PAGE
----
Although physical distancing restrictions and other COVID-19 precaution have prevented California Department of Fish and Wildlife (CDFW) ecological reserves and wildlife areas from planning the “open house” style celebrations that were hosted last year, where large groups of people could gather, CDFW staff across the state have created a roster of ways – both virtual and outdoors – for Californians to explore and learn about the biodiversity found on state lands. A master list of California Biodiversity Day events can be found at https://resources.ca.gov/biodiversityday2020.

This year’s virtual events, self-guided tours and outdoor opportunities lend themselves to physical distancing. The events will be held over the course of a week, from September 5-13, 2020.

A sampling of California Biodiversity Day 2020 events, many of which feature the use of the free iNaturalist app, include the following:

  • Take one of the many self-guided tours available at CDFW properties throughout the state. Use the iNaturalist app to learn and document any plants, animals or other organisms you encounter while exploring CDFW ecological reserves and wildlife areas.
  • Challenge yourself with a self-guided bioblitz at Old Town San Diego State Historic Park. Contribute observations of organisms spotted while exploring the park between September 5 and 13.
  • Play along in the bioblitz competition between Prairie Creek Redwoods State Park and Humboldt Redwoods State Park. Support your favorite park in their quest to log the highest number of bioblitz participants.
  • Play California Biodiversity Bingo! Download the California Academy of Science’s bingo card and see if you can find enough common species in your backyard or neighborhood to make a bingo.
  • Challenge your family to with a bioblitz at the greater Mono Lake area, including Lee Vining Canyon and Lundy Canyon. Share what you see, from bird nests to scat samples!
  • Get ideas for kid-friendly activities on the Santa Cruz Museum of Natural History’s website. Learn about ways to engage kids at home in exploring and learning about biodiversity.
  • Venture out on a virtual scavenger hunt at the Nimbus Fish Hatchery. Walk along the Discovery Trail and try to find as many of the species on the list as you can!

Please visit the website for a full list of events and details.

All proposed in-person activities will take place outdoors and involve minimal contact between participants and any staff present, with a minimum physical distance of 6 feet from individuals from different households observed by all.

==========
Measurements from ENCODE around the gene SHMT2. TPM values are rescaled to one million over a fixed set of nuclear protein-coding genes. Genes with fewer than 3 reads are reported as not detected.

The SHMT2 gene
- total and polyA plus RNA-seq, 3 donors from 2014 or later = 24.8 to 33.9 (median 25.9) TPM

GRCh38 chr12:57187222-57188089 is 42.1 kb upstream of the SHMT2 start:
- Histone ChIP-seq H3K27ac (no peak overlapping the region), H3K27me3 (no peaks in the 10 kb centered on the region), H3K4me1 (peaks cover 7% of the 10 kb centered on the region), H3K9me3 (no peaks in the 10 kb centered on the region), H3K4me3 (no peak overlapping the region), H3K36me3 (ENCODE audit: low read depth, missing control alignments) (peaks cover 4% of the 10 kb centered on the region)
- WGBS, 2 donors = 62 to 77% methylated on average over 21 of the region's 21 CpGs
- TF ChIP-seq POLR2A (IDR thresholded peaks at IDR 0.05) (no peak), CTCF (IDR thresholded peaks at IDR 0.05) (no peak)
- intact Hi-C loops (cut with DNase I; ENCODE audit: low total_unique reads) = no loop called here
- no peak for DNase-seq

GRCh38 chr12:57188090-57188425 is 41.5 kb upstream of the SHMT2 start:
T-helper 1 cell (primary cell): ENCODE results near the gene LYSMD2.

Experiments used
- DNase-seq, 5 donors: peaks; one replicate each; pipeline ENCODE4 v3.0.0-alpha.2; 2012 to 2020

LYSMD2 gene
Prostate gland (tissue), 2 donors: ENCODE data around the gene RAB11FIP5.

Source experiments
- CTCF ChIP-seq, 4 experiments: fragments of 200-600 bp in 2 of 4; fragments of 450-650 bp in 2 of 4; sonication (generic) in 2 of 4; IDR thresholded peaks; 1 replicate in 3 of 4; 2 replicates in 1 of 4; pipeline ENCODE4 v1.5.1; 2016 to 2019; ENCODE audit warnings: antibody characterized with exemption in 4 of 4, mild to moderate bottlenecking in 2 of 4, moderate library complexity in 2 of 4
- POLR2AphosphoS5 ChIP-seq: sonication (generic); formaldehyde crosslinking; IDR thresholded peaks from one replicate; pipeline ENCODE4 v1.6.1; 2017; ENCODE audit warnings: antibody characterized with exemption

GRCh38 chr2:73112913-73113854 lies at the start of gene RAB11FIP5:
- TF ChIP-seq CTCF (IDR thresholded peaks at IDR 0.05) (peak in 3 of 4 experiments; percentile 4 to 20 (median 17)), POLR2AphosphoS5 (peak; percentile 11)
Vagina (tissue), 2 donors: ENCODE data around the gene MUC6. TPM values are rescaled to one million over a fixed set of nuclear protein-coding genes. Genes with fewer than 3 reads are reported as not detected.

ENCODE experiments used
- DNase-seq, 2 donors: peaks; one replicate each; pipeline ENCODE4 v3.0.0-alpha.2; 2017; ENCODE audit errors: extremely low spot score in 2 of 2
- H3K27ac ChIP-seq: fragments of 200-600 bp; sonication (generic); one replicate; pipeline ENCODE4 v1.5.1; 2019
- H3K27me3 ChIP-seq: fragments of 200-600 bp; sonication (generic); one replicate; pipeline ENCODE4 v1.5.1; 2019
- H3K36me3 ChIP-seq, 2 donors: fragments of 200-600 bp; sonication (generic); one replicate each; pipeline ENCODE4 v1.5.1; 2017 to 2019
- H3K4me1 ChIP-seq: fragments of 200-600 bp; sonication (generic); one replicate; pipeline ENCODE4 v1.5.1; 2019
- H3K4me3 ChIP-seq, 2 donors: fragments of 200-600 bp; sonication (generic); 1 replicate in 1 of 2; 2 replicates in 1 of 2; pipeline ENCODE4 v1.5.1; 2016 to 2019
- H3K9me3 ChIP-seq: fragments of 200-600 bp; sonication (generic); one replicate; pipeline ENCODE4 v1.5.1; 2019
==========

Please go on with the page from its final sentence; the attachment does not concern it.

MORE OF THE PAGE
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Media Contacts:
Kim Tenggardjaja, CDFW Science Institute, (916) 704-3092
Kirsten Macintyre, CDFW Communications, (916) 804-1714

Angler casting a line on river

Sept. 5 is Free Fishing Day in California

The last chance of the year to fish for free arrives over the Labor Day holiday weekend. Free Fishing Day is being offered by the California Department of Fish and Wildlife (CDFW) on Saturday, Sept. 5.

“Free Fishing Day is the perfect chance to see what so many Californians already have discovered: That fishing can be a great escape in difficult times and does wonders to invigorate physical health and restore mental well-being,” said CDFW Director Charlton H. Bonham.

While no fishing license is required on the Sept. 5 Free Fishing Day, all fishing regulations, such as bag and size limits, gear restrictions, report card requirements, fishing hours and stream closures remain in effect. Every angler must have an appropriate report card if they are fishing for steelhead or sturgeon anywhere in the state or salmon in the Smith and Klamath-Trinity river systems.

Anglers can review the sport fishing regulations online (wildlife.ca.gov/regulations) or use CDFW’s mobile website to view freshwater limits and regulations specific to a body of water (https://map.dfg.ca.gov/sportfishingregs).

A basic annual resident sport fishing license in California currently costs $51.02, while a one-day fishing license costs $16.46. Amid the COVID-19 pandemic, Californians are rediscovering the joys of fishing and its restorative effects. California has issued more annual, resident sport fishing licenses so far in 2020 than the state issued throughout all of 2019.

Fishing can be a safe outdoor activity that allows for physical distancing. CDFW asks all anglers to adhere to all site-specific rules and regulations. Before heading to a public area or fishing destination, please check to see if any safeguard or restrictions have been instituted to help prevent the spread of COVID-19.

For expert anglers, Free Fishing Day is a perfect time to introduce newcomers to the sport. For novice anglers without a mentor to guide them, CDFW has developed a new R3 web page for those looking to learn more about fishing, hunting and wild food in California. Aspiring anglers will find a collection of fishing information, instructional materials, tutorials and other useful links on the web page.

CDFW offers two Free Fishing Days each year – typically around the Fourth of July and Labor Day holiday weekends – when it’s legal to fish without any license.

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Media Contacts:
Peter Tira, CDFW Communications, (916) 215-3858
Kirsten Macintyre, CDFW Communications, (916) 804-1714